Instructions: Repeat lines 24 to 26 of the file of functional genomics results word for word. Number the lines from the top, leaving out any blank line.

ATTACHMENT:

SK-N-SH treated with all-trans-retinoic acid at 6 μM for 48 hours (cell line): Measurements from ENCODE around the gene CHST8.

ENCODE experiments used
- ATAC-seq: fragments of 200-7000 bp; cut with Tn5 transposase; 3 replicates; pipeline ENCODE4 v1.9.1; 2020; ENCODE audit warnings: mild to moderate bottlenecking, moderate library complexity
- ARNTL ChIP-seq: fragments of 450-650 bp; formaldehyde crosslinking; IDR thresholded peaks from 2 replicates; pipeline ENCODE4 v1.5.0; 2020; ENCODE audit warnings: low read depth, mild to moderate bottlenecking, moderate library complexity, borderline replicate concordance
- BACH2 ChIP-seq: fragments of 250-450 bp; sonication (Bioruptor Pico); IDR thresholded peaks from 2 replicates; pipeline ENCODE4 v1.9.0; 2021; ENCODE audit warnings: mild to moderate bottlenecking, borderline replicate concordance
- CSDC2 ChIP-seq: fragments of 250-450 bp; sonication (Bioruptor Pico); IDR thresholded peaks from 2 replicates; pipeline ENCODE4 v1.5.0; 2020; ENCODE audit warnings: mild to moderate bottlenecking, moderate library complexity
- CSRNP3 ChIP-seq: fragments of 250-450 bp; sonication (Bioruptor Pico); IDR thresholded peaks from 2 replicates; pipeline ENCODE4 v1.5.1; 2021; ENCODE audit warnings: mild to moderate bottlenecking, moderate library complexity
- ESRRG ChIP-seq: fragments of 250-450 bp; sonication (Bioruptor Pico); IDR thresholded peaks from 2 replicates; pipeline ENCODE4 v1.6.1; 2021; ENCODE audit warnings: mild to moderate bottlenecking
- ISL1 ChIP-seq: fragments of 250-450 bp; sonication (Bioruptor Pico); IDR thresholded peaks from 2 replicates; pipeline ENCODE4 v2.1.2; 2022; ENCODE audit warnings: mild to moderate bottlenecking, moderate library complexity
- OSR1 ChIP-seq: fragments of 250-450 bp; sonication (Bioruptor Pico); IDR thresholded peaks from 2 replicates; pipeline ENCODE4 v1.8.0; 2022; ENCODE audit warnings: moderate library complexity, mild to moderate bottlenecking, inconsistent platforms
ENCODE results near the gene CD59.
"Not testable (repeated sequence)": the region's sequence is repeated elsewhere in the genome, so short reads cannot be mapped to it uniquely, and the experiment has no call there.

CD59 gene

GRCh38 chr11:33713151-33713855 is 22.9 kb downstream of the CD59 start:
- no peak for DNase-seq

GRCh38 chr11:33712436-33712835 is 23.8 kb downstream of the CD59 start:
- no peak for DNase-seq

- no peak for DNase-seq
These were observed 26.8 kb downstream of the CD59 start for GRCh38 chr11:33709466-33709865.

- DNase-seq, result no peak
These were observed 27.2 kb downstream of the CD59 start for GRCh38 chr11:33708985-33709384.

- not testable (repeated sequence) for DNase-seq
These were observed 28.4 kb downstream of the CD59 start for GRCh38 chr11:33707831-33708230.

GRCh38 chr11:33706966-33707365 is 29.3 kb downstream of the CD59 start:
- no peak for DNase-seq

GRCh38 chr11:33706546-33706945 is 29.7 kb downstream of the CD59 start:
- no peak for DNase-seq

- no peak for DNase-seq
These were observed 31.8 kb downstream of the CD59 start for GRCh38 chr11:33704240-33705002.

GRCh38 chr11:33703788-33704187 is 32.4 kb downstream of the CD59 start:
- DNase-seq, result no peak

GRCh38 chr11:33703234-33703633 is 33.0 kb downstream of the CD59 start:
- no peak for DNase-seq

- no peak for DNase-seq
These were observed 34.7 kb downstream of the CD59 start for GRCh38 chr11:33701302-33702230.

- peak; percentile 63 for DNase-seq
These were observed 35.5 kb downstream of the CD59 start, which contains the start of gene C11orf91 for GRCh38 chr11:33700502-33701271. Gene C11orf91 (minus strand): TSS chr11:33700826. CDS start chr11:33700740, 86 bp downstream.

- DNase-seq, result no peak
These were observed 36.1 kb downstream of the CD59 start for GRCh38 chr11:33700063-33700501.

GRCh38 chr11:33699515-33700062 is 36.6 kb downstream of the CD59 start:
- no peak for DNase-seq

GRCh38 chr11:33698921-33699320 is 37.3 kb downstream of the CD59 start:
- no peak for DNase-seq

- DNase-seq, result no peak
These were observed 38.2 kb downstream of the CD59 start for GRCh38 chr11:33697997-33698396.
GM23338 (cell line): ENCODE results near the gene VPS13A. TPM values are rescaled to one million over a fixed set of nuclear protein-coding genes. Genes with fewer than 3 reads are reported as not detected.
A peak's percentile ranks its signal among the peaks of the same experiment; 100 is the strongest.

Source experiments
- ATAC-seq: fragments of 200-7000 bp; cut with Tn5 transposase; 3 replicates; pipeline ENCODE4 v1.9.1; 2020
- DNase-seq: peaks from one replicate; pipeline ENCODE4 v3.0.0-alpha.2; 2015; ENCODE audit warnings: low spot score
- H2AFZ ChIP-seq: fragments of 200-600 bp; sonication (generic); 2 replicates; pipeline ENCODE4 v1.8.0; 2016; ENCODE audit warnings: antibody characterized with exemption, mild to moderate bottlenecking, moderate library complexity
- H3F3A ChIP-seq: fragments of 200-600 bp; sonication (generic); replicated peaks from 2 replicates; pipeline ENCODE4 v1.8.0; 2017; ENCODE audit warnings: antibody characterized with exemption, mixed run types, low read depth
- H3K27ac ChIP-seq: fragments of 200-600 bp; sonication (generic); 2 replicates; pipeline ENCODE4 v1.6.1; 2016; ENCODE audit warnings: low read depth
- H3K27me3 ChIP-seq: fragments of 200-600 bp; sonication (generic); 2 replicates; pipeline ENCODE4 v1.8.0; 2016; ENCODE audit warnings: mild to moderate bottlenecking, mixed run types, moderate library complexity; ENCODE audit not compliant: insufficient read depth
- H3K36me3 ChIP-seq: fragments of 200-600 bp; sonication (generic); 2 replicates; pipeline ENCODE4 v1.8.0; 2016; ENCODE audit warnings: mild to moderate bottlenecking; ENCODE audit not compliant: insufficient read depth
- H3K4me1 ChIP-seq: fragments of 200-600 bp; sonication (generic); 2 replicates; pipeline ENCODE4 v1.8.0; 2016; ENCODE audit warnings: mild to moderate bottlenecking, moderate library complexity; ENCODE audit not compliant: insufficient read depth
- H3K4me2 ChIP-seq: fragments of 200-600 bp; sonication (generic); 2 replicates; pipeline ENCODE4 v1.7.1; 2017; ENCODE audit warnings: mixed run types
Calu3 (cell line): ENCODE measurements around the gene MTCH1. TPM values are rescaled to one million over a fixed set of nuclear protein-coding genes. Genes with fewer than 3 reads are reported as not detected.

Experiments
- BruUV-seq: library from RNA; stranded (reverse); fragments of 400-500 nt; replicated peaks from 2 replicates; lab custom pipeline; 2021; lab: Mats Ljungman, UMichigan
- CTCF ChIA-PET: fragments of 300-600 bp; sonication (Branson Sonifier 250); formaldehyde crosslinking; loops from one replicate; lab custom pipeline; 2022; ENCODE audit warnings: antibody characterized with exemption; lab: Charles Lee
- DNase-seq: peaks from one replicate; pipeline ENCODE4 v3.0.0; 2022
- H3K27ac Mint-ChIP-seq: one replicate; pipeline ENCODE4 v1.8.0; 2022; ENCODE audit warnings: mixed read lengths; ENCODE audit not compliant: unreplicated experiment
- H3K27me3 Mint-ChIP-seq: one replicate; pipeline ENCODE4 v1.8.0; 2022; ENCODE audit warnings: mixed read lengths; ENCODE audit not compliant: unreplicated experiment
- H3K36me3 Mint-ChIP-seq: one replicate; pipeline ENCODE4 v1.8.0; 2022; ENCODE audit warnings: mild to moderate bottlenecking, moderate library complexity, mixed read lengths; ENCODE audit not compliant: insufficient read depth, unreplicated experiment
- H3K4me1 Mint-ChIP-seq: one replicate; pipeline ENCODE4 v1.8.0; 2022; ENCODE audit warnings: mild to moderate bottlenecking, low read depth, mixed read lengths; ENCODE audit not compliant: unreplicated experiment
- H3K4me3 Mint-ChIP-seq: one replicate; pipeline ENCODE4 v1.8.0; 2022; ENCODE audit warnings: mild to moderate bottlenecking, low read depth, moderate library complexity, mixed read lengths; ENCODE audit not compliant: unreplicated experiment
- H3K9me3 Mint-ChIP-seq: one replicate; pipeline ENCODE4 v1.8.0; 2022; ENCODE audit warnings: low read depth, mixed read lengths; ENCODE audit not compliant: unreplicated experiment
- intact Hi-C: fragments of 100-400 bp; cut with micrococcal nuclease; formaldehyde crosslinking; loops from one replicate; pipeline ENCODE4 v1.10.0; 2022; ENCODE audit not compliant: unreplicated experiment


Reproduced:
GRCh38 chr11:33706966-33707365 is 29.3 kb downstream of the CD59 start:
- no peak for DNase-seq

GRCh38 chr11:33706546-33706945 is 29.7 kb downstream of the CD59 start: